For a band to not only last beyond 30 years together but keep scaling more imposing heights, it’s going to need a sense of purpose. In the case of The Woggles, the seasoned garage rockers past that milestone with a renewed rallying cry to move ever forward, despite being rocked recently by the death of their lead guitar player Flesh Hammer aka Jeff Walls..
Jeff joined the band in 2003, after having worked with the Woggles as a producer since their early days. He replaced the Mighty Montague aka George Montague Holton III, who also passed away at a young age. In Jeff’s case he died of pancreatic cancer, while George’s death was related to his diabetes.
Currently The Woggles have several friends filling in on guitar, including Graham Day (The Prisoners, Solar Flares, Thee Mighty Caesars) and Shane Pringle (Tiger! Tiger!, Bad Spell) while the band looks for a new permanent member.
The band is currently touring in support of a new four-song EP of pineal gland extractions called Please Leave Me My Mind! Out on Wicked Cool Records (Steven Van Zandt’s label), each Woggle contributed a song apiece and their respective tunes take up one side each of this double 7″ release. It contains the final song from the departed Jeff Walls, “You Better Slow That Little Red Wagon Down.” The two 7”s are housed in a spiffy gatefold sleeve with artwork by Scott Sugiuchi.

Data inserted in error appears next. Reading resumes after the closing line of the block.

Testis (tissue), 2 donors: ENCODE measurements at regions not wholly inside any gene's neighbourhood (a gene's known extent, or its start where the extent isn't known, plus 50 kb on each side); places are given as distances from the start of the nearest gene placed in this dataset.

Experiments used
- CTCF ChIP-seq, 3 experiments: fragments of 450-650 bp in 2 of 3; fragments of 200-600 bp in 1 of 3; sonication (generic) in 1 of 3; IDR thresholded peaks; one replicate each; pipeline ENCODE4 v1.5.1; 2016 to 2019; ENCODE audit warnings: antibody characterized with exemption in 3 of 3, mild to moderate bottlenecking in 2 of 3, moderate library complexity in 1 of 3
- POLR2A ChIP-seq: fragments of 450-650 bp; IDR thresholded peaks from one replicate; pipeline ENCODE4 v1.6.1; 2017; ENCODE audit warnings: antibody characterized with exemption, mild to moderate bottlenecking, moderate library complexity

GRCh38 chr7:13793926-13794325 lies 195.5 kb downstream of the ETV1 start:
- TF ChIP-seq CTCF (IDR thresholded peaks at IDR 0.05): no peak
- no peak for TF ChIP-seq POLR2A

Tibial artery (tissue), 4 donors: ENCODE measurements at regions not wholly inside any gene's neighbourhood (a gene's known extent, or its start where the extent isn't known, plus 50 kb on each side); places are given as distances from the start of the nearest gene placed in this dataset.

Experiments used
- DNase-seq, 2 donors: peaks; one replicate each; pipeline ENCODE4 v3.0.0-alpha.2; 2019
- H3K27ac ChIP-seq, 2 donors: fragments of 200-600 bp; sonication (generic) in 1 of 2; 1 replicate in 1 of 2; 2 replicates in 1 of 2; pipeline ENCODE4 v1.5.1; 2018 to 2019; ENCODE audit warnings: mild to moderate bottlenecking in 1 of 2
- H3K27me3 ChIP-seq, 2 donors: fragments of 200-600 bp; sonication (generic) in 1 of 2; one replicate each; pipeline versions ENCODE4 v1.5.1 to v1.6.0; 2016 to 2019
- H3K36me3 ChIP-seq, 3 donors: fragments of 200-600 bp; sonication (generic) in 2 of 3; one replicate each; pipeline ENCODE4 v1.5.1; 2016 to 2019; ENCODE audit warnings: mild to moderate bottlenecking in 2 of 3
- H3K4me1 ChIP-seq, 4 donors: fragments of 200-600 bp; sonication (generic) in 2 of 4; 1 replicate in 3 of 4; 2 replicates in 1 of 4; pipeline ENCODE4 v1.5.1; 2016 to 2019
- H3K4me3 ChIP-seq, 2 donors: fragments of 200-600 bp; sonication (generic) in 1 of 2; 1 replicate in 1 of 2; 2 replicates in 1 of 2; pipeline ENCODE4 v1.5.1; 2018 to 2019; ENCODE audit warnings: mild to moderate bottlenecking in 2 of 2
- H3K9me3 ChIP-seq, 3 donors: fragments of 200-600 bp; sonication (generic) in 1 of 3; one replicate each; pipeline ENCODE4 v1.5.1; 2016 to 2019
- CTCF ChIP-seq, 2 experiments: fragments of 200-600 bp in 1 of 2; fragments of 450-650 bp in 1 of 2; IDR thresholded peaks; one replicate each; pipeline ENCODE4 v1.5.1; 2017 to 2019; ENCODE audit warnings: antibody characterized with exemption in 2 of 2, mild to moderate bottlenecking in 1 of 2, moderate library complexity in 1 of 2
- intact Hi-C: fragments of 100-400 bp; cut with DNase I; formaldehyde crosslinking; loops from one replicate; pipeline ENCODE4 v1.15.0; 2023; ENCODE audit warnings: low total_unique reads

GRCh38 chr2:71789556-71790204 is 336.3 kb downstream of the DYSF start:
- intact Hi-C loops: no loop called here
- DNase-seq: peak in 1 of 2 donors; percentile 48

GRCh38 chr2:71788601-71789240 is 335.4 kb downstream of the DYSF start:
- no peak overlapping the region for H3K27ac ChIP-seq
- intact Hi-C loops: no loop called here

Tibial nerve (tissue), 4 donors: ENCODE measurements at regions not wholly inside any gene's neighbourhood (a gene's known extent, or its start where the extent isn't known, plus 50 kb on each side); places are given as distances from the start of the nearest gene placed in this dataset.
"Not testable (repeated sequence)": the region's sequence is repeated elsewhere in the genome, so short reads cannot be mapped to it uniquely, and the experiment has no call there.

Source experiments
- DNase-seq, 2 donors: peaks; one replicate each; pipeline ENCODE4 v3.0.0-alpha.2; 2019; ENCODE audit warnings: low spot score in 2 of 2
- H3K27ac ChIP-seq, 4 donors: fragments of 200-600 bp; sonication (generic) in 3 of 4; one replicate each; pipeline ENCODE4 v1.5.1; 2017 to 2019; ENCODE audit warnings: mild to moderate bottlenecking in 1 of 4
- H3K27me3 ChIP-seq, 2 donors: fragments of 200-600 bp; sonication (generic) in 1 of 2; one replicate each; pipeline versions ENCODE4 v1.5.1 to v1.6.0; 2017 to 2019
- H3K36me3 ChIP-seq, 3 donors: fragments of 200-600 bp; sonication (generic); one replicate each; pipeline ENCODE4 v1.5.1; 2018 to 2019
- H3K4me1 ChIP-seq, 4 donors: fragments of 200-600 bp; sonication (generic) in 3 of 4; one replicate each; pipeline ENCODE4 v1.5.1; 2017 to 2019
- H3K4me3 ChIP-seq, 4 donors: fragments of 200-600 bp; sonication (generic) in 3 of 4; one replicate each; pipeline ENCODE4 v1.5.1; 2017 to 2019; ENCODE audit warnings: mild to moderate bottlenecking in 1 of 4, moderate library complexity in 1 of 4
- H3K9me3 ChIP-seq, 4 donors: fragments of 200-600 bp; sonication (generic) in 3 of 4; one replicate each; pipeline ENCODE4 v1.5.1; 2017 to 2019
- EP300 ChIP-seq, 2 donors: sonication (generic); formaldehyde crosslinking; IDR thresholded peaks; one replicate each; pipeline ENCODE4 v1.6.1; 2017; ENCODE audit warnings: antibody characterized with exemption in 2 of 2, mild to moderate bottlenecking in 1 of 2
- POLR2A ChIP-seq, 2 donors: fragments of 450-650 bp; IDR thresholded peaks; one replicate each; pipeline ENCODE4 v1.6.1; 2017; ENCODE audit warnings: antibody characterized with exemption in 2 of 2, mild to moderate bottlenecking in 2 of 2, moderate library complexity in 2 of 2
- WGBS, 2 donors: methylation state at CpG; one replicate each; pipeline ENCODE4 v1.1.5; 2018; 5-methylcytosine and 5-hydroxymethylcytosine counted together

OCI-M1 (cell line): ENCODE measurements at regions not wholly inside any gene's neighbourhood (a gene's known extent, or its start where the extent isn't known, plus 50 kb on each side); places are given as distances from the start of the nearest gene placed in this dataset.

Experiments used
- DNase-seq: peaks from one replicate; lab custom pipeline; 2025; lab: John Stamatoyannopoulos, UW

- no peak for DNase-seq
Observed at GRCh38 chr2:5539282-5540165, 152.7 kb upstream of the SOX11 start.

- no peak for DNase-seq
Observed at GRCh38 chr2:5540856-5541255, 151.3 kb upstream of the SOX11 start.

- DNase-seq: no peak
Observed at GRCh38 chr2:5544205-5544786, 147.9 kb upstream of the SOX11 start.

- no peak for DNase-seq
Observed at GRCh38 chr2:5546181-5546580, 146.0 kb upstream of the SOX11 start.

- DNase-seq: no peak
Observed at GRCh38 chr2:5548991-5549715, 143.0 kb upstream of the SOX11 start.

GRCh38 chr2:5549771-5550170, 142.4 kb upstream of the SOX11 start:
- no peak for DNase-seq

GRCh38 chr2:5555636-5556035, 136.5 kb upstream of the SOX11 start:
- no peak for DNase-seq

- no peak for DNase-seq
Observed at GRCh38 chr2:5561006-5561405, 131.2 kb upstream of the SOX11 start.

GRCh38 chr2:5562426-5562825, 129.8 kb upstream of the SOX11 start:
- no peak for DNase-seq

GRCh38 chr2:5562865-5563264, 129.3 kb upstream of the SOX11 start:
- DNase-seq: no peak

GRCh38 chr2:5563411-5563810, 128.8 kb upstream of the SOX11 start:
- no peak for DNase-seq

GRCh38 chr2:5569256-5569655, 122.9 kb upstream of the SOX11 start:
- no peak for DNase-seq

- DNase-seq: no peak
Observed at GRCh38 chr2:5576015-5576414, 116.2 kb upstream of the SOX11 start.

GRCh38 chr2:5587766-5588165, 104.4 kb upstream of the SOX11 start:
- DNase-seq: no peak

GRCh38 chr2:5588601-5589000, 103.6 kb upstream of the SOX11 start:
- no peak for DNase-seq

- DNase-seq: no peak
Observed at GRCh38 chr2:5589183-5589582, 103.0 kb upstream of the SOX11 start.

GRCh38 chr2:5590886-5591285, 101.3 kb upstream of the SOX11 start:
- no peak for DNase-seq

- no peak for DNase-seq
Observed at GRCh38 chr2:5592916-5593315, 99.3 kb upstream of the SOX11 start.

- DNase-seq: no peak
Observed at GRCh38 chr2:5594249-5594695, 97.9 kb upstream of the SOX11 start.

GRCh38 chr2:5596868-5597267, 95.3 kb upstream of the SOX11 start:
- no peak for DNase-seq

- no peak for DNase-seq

“The band is not as much an institution as a way of life,” says frontman “The Professor” Mighty Manfred. “The main thing is to keep swimming, cause the shark has got to keep moving.”
The band continues to feature the sock-it-to-them rhythm section of bassist Buzz Hagstrom and drummer Dan Eletxro, both also sometime members of savage English rockers Graham Day & The Gaolers.
“One of our strengths is that all the members contribute songs and song ideas,” notes Manfred. “On Please Leave Me My Mind! Dan and Buzz both have songs that Little Steven picked as Coolest Songs In The World, the title track and “Paisley in Paradise,” respectively.”
“Alan Freed once said that ‘Rock and roll is a river of music that has absorbed many streams,’” quotes Manfred. “The Woggles drink from its many tributaries, from early rock and roll and R&B to ’60s garage rock, British Invasion, ’60s soul and forward.”
Fusing pure rock and soul from vintage sources into their own singular sound, The Woggles lay it down hard and loud but with more majesty than recklessness. Their beats and riffs are as strident as Manfred’s swagger and strut onstage. Having played in the past with Johnny Cash, Link Wray, The Zombies and nearly every garage rock group worth its salt, as Meredith Ochs wisely advised on NPR All Songs Considered: “Go see a Woggles show. It will change your life.”